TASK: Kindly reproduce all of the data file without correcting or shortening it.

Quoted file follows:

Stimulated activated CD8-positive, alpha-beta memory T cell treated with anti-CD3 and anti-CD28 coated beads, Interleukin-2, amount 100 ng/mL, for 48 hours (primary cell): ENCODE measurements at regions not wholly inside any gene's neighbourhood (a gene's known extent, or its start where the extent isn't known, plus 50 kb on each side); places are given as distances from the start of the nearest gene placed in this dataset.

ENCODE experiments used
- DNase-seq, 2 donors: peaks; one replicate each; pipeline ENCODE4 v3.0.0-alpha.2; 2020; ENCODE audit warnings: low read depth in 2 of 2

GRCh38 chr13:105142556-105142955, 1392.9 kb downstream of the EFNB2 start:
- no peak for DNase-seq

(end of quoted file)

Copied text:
Stimulated activated CD8-positive, alpha-beta memory T cell treated with anti-CD3 and anti-CD28 coated beads, Interleukin-2, amount 100 ng/mL, for 48 hours (primary cell): ENCODE measurements at regions not wholly inside any gene's neighbourhood (a gene's known extent, or its start where the extent isn't known, plus 50 kb on each side); places are given as distances from the start of the nearest gene placed in this dataset.

ENCODE experiments used
- DNase-seq, 2 donors: peaks; one replicate each; pipeline ENCODE4 v3.0.0-alpha.2; 2020; ENCODE audit warnings: low read depth in 2 of 2

GRCh38 chr13:105142556-105142955, 1392.9 kb downstream of the EFNB2 start:
- no peak for DNase-seq